This edition of Short+Sweet South India Theatre Festival sees 50 directors out of which one selection  — Top 30 — features professional directors, especially those who have been part of Short+Sweet before, while the remaining 20 are usually reserved for wildcard entries kept for new directors to showcase their talents.

“Short+Sweet aims to bring the theatre community of a city together and gives actors and directors a huge platform to be seen and noticed. A lot of the actors from the festival end up in movies and more often than not, movie actors willingly participate in the festival too. We also usually hold extensive workshops as a run-up to the festival. This year, however, we only managed one, due to a lack of time, but capacity building is something we always like to invest our energy into,” adds Meera.
The festival that has been on for three weekends in November culminates this weekend with 11 finalists. We also speak to five directors from the finalists to give you a preview of what you can look forward to.

`250. On November 25, 7 pm. On November 26, 2 pm. On November 27, 2pm and 7pm. At Alliance Française of Madras.

Also read: Music to social plays: Qaadir Ali Baig Theatre Festival offers a stage that feels like home

Box: Look forward to: 

COVID: What It Is

This play by RagaLa Theatre and directed by Lakshmipriyaa Chandramouli features Venkataraghavan Srinivas in a solo performance. “It is an absurdist monologue that satirises fear-mongering by the media and forces us to reflect on what it really means to live together in the society. The piece is inspired by an essay by Nigerian writer Teju Cole,” shares Venkataraghavan.

An Awkward Conversation in the Shadow of Mount Moriah

Performed by Drayden Elijah Nicholas and Yohan Chacko and directed by Prashanth Oliver, this play is a take from the Biblical story of Abraham and Isaac. “After luring Isaac to the top of Mount Moriah under false pretenses, binding him, and nearly sacrificing him, Abraham is faced with an even more arduous task...  attempting to make small talk with his son during their walk home. That’s what we attempt to play with in this piece,” explains Prashanth.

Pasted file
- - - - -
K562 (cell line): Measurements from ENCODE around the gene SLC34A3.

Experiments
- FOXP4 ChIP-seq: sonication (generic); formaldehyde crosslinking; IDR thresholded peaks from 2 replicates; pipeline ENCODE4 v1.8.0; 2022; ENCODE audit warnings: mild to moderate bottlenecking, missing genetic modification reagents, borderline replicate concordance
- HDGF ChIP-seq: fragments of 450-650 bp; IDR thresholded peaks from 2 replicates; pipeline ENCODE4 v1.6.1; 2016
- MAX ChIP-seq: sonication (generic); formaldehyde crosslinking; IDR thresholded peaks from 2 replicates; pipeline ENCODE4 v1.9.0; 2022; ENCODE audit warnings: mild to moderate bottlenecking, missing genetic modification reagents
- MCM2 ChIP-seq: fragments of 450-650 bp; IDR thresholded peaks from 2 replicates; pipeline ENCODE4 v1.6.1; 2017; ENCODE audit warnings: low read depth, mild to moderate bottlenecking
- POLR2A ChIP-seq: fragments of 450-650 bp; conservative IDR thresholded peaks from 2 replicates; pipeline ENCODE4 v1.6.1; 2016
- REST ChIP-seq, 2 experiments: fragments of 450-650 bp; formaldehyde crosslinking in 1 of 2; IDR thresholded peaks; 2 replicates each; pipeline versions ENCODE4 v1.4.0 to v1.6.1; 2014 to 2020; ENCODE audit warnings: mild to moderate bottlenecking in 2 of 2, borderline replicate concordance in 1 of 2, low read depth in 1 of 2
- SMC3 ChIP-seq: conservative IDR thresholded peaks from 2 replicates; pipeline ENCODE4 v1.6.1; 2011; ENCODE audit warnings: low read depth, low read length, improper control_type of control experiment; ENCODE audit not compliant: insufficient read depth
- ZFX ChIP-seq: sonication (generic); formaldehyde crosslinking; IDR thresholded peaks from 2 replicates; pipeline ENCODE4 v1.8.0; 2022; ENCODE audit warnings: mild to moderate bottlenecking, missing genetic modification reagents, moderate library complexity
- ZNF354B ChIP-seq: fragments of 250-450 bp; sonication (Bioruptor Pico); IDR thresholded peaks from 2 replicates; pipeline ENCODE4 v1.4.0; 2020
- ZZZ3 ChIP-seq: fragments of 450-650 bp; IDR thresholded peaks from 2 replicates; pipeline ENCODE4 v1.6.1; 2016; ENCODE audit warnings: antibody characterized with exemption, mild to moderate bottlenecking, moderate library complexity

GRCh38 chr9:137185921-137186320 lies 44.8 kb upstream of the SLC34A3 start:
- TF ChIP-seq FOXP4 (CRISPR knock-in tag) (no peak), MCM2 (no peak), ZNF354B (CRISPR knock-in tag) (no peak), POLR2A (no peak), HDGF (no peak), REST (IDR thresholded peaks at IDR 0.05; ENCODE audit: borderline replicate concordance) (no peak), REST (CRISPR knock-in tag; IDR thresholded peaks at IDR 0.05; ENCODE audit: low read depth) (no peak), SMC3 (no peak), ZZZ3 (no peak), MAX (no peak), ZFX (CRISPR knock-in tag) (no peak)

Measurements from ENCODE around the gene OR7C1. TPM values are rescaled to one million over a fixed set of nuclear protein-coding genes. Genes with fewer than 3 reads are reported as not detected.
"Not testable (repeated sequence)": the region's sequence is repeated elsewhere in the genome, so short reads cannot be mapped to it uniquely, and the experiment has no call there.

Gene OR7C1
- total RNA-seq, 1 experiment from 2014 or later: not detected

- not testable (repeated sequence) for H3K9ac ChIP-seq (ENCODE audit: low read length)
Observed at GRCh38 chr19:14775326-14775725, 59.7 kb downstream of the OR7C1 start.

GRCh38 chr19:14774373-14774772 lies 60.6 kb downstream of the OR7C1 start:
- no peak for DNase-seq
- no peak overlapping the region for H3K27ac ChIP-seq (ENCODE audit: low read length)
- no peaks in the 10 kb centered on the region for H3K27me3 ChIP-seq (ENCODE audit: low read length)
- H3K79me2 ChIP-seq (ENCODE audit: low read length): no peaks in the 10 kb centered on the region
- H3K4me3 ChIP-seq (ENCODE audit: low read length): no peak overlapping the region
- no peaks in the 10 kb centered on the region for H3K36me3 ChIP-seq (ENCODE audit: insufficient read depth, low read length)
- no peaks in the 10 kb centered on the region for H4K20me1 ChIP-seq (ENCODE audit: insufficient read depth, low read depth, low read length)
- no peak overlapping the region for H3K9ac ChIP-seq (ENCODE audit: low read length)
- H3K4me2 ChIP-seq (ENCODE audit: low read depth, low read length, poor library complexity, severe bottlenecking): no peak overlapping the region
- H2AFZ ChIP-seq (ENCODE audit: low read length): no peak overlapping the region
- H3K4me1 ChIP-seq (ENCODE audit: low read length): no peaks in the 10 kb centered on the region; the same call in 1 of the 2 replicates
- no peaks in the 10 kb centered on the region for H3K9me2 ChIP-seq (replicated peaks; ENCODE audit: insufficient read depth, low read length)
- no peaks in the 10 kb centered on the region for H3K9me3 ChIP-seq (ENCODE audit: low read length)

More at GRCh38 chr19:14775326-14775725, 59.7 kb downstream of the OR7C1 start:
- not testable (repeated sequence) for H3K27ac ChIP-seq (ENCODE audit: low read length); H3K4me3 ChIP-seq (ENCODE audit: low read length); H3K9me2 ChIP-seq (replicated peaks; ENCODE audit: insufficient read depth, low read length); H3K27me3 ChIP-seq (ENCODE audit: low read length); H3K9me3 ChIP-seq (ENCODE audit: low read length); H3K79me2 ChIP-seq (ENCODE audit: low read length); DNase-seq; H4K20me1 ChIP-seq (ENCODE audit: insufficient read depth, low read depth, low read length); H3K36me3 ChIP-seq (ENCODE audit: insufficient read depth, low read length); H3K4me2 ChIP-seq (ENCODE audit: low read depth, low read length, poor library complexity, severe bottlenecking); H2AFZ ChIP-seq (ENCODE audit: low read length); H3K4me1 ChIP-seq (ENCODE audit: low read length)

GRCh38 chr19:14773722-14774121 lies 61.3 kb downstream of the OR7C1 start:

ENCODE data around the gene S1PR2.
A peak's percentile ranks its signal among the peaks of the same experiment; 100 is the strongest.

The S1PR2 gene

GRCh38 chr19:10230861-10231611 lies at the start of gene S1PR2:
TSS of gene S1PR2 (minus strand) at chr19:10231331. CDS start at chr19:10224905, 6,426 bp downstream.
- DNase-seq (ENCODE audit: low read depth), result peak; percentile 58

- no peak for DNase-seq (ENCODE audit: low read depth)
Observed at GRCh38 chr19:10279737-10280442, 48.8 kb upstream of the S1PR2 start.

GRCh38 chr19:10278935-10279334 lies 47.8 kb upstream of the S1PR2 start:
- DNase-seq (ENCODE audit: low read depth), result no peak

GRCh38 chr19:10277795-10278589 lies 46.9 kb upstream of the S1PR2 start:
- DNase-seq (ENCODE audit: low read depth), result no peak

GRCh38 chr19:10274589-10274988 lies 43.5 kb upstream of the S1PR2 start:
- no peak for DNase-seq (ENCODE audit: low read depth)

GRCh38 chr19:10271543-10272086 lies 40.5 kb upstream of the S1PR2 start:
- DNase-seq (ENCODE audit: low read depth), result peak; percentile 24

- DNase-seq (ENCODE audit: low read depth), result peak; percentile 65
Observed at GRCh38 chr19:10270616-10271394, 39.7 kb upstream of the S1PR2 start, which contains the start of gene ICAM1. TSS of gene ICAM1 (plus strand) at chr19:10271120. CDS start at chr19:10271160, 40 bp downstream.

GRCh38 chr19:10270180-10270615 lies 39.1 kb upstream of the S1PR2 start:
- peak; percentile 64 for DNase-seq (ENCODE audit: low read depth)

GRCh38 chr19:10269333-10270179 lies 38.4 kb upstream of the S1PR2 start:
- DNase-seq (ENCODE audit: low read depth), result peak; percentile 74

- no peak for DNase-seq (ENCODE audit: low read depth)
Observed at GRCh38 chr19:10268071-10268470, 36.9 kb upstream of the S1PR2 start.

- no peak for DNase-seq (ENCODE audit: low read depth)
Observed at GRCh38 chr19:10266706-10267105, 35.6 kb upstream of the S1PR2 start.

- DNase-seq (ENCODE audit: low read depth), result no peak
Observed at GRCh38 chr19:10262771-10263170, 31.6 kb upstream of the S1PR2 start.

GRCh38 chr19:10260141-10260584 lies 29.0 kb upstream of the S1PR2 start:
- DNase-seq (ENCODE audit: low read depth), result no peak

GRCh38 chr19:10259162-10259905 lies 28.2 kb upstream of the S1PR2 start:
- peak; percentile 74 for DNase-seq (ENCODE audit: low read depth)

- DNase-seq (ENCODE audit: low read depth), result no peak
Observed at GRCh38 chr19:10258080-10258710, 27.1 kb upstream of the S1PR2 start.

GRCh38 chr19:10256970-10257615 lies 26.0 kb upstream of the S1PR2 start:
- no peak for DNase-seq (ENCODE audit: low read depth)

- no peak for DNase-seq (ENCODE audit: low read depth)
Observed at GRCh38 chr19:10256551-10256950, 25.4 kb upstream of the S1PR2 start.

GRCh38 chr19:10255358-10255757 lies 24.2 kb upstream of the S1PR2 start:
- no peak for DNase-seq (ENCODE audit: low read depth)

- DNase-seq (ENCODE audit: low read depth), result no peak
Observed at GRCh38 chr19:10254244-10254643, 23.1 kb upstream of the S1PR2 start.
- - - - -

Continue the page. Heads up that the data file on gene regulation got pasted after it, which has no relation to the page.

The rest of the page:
Angel

Put together by the Veshadharis, this play directed by Sudarsun Raghavan features actor Chandrasekar in a solo act. “This piece is about the enthralling rage of a fellow human being in this exclusive world. Asking questions like what if there is no gender present? The idea is to present a case that gender identity is not a disorder and that gender is not an identity,” avers director Sudarsun.

Preethi Andare Yenu?

With an ensemble cast of Yashwanth S, Ananya Rajagopal, Gowthami Ashok, Hridu Haroon, Sukanya Umesh and Beniel Soundarajan M, Preethi Andare Yenu? Or Love Matters is directed by Shravan Ramakrishnan and was originally meant for a Bengaluru audience, hence the Kannada title and lines in the play. “The play seems to ask you what is love? We travel back in time with a young man to find what is love or at least, what love means for him,” Sharan tells us.

Judgment Day

Featuring Manasa R, Mrittika, Rahel, Varsha J, Vishnubala and violinist Michelle Jerome; Charles Britto directs this play that toys around with the afterlife scenario of a seemingly unassuming girl. “Shweta’s (essayed by Manasa) afterlife depends upon her past actions and her confrontation with the seven deadly sins. Will she make it? That’s really what this play is all about,” enthuses Charles.